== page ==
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Advice on fertility issue appreciated!

(9 Posts)
DifferentTimes Thu 04-Dec-14 19:32:02

Hello!

First of all some confessions. 1) I'm not a mum (although I am on the net, so I'm halfway there). 2) I'm a man. 3) I'm here for some advice from the mums, mums-to-be and future-mums on this forum.

I was recently telling a female friend of mine about some stuff that happened to me recently relating to fertility, because it raises some difficult questions about what I should do next. She happens to be a mum and uses this site, so she suggested that I ask for your opinion. I hope you can help me out!

So, back in April I found out that I have very low sperm count and low motility, and despite implementing lifestyle changes (loose fitting boxers, cutting down on alcohol and caffeine, taking Wellman fertility tablets daily) it didn't improve significantly. After six months of not getting drunk and having at most one coffee a day my sperm concentration was 0.50 M/ml and my motility 40%. The concentration hadn't changed over the six month period but the motility did double, but both are still well below the thresholds at which natural conception is likely.... although I'm sure me telling you that is like teaching old ladies to suck eggs. Apparently I would be a candidate for ICSI though.

This, along with a bunch of other factors sadly caused the breakdown of my relationship and so I'm in the unexpected predicament of being single at the ripe old age of 37, practically infertile and still wanting to find a partner to have children with at some point.

So, back to the dating scene for me... but things are different now because I know about my fertility issues. If I date someone around my own age that also wants children, we're going to have to move relatively quickly due to biological constraints, so the question is, how soon do I tell them about my issues? While my fertility issues won't stop us from having children, it will make it much harder, and I know that treatments like ICSI require the women to undergo daily injections. This feels like a big ask, especially when there are lots of single and willing men out there that would be able to conceive the natural way.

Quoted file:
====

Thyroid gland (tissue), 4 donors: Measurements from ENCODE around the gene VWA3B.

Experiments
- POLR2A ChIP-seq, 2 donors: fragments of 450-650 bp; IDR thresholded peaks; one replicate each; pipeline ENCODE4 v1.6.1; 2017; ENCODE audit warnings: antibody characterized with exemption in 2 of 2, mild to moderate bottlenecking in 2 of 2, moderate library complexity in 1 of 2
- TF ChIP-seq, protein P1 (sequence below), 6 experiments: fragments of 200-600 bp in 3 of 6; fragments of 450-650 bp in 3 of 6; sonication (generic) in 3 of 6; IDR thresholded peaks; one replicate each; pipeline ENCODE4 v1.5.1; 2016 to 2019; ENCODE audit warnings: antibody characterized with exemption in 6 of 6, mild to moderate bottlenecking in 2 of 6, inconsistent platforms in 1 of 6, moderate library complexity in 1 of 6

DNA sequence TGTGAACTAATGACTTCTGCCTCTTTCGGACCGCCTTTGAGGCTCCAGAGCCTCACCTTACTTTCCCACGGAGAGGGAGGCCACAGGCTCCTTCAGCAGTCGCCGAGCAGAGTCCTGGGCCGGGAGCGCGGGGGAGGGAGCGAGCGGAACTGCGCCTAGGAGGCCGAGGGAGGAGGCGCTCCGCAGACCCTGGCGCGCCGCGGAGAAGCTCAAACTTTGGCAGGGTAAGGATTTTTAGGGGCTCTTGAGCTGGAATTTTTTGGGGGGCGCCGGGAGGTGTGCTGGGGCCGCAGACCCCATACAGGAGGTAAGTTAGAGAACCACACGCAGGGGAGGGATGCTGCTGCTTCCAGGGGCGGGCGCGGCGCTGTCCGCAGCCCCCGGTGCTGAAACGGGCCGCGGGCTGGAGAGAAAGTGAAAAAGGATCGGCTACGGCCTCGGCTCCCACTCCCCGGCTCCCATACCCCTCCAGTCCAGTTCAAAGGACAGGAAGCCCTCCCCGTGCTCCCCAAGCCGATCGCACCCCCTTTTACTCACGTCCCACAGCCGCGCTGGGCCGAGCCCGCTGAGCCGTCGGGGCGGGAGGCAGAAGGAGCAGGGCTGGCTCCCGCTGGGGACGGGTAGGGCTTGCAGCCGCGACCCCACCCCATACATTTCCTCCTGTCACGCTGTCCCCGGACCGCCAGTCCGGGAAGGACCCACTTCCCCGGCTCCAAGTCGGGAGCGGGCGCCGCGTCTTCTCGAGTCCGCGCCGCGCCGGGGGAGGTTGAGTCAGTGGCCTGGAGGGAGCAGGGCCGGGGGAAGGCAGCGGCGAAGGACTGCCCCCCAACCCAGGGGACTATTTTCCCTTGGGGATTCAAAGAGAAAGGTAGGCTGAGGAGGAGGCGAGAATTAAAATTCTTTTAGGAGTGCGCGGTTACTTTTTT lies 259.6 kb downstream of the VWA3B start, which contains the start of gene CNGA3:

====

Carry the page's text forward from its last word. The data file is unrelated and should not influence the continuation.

It's clearly not a first date conversation, and probably not even a fifth date conversation, but it's also not a twelve month conversation either because my future lady would be one year closer to the menopause by then. If I tell them too early I risk them buggering off before they get to know me properly, but if I tell them too late they may feel like I've been withholding important information from them.

Aaarrrggghhhh! I never expected to have to deal with things like this, so I'd love to get your views. If it was you I was dating, at what point would you have wanted to know? I am about to start a course of counselling to me get my head round things, but you can't beat a woman's opinion.